That's yet another power consumption myth. Just don't bother about it*.
Your milage may vary ( and as others said, it does consume energy. Though it is less than 1 watt hour (calculator included) and it will probably cost you a few cents per year at most. At least the macbook adapter, which is probably consuming 0.1 kWh. Some mobile phones adapters may get to 0.5 kWh and even beyond. That makes a lot of difference and then it can cost up to 2 bucks per year. Calculating kWh at $0.2. Still an unnoticeable cost.
If you want to actually save money with small actions like that, I'll quote that great Michael link I've already gave it on the top:
You're much better off addressing your heating, cooling, lighting, laundry, and computer first.
A couple more of interesting related side notes:
The macbook is designed to being plugged 24/7, though advised to unplug once a month, even that is not needed. The advise is basically to keep the battery meter calibrated, but it will calibrate just fine any time you do it.
Funny calculation: if you leave your macbook always plugged in, it will cost roughly those $25 per year another user also calculated. Now, if you unplug it every day for 9 hours you save about $10. But you'll be using battery energy, and charging it will be done at 80 kWh. It takes 2 hours to recharge 80%, so if you do this every day, it will still cost you the same $25. If you drain closer to 0 every day, it will take 4 hours to a full charge and cost you at least $37 total. If you just close the lid and use almost no power while unplugged, then the battery cost won't really kick in, and you can save those $10. Maybe it will be only $9.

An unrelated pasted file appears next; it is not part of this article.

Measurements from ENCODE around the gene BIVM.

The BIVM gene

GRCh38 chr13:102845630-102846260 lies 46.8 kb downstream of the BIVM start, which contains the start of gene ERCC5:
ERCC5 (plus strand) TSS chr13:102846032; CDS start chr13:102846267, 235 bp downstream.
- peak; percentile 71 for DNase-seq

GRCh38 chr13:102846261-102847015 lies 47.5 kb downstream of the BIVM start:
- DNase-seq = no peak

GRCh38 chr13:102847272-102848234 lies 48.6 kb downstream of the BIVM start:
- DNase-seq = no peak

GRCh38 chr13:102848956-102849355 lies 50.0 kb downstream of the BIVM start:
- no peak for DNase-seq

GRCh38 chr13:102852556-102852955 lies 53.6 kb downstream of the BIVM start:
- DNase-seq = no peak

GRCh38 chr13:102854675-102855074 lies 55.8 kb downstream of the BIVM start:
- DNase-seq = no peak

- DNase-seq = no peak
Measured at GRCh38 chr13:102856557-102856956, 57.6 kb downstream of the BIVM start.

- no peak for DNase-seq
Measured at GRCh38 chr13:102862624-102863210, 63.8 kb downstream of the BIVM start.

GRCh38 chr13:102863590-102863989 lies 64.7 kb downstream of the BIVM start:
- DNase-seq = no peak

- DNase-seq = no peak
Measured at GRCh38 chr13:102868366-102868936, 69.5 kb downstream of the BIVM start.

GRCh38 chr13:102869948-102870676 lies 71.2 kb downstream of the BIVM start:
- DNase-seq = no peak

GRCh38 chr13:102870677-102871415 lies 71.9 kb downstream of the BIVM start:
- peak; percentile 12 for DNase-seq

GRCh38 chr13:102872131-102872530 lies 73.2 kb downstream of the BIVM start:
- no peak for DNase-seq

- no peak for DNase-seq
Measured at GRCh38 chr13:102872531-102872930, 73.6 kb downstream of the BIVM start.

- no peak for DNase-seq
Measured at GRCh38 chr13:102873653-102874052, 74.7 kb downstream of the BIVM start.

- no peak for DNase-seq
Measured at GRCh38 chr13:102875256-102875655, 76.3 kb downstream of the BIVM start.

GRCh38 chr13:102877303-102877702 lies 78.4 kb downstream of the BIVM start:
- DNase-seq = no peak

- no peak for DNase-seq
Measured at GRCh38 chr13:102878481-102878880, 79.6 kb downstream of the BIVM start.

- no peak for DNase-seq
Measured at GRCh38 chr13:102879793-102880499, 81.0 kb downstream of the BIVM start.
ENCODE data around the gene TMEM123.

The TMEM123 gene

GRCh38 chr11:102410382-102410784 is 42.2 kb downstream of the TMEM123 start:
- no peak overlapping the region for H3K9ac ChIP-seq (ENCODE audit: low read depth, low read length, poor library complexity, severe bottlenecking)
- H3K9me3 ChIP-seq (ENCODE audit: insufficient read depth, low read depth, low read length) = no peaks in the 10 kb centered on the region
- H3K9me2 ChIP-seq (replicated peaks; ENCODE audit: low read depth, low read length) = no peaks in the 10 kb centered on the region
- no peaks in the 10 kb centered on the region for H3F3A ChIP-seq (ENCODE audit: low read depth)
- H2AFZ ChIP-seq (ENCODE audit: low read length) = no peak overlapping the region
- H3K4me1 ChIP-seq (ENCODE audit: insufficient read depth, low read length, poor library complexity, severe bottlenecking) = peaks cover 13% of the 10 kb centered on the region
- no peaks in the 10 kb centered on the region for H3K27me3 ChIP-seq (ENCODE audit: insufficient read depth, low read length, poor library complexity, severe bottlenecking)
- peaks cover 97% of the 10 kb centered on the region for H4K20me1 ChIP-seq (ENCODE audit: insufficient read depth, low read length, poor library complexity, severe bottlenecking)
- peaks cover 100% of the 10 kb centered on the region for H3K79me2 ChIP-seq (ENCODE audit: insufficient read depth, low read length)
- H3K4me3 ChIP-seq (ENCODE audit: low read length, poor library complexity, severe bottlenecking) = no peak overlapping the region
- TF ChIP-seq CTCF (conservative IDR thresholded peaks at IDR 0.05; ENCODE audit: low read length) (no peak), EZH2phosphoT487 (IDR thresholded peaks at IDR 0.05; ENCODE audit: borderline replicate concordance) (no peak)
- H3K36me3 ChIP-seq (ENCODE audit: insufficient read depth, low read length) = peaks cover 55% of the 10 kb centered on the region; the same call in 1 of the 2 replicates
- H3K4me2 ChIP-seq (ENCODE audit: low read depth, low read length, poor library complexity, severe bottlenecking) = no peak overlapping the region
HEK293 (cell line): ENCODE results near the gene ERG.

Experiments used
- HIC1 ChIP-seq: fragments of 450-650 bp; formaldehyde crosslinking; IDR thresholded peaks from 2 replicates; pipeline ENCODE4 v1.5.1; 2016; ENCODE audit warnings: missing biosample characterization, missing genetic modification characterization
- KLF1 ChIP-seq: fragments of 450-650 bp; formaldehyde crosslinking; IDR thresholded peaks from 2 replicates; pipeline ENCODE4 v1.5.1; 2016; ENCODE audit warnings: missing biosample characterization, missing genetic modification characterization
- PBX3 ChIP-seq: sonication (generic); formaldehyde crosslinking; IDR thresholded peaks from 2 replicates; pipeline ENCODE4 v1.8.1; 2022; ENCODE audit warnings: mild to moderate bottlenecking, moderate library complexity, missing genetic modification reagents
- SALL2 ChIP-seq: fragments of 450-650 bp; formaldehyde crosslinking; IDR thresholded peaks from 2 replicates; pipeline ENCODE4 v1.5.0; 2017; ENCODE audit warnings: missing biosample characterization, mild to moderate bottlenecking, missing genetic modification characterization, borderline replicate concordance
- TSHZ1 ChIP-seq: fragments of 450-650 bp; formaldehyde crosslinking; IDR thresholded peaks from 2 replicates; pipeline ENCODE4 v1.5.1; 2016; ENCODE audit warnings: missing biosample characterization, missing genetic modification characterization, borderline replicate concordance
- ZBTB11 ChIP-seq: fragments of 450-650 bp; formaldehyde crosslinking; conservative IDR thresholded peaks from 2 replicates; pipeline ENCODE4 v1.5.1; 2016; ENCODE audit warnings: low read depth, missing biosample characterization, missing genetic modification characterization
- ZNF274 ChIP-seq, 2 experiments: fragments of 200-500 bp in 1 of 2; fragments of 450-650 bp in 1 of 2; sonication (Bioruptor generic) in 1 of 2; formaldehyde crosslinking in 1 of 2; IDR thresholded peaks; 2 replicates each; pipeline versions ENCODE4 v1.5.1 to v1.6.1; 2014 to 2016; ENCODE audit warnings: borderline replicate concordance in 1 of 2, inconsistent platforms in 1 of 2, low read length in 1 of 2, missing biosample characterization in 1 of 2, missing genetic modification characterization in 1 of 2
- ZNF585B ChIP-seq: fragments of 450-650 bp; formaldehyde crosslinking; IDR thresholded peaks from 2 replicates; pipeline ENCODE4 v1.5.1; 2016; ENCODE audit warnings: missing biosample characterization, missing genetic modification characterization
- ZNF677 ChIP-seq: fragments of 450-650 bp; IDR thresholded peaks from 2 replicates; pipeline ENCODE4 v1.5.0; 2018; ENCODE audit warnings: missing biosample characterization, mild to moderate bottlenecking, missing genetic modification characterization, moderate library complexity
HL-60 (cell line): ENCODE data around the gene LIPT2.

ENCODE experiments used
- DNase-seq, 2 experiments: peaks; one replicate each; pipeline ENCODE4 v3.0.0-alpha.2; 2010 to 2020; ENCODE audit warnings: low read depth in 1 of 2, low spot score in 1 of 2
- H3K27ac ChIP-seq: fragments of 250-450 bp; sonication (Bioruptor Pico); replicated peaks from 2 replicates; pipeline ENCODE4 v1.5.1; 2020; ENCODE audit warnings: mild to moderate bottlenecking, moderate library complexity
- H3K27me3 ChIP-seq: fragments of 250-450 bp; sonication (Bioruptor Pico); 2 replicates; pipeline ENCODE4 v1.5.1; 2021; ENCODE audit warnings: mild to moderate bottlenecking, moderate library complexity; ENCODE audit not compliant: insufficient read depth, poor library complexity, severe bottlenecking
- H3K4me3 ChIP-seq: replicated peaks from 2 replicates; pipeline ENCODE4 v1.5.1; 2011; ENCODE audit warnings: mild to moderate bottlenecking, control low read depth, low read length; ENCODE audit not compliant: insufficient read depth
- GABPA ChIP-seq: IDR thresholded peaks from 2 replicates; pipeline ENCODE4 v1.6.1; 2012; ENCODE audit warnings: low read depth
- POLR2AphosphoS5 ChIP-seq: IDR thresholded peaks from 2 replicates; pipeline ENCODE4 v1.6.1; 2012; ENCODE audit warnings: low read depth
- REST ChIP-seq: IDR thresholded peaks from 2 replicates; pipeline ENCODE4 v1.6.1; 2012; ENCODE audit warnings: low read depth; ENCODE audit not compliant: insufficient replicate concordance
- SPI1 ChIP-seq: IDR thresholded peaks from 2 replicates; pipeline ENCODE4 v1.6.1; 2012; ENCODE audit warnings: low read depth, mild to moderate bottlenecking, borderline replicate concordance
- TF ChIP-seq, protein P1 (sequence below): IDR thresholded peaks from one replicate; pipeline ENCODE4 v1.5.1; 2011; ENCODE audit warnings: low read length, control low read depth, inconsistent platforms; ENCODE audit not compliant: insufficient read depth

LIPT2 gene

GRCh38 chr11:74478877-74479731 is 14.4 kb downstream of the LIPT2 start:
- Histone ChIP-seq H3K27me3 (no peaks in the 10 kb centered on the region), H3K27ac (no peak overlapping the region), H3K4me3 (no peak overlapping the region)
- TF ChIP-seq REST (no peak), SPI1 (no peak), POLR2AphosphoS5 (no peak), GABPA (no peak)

(*) So it is quite ok to leave it on, but I wouldn't. Kind of.
We should always have at least a power strip for electronics and switch them down regularly anyway, for safety. At very least on a thunder storm, as hazards may happen. But high voltage discharges don't come only from neighbouring nature nor only from thunder. I just unplug almost all my devices from the wall.
Now the real point is: do you have an extra U$79 to spend and have handy an extra charger? If so, then just leave it on for convenience (and laziness)!
And if you want to be environmentally friendly, keep in mind those $1 a year multiplied by a over guess-timate of 200 million people who uses a macbook is still nothing ($5 million per year or 20 million kWh or 0.00000002 pentawatt-hour against 144 pentawatt-hour average global consumption estimate in 2008) and it's not like you can convince all those people to get off their convenience anyway.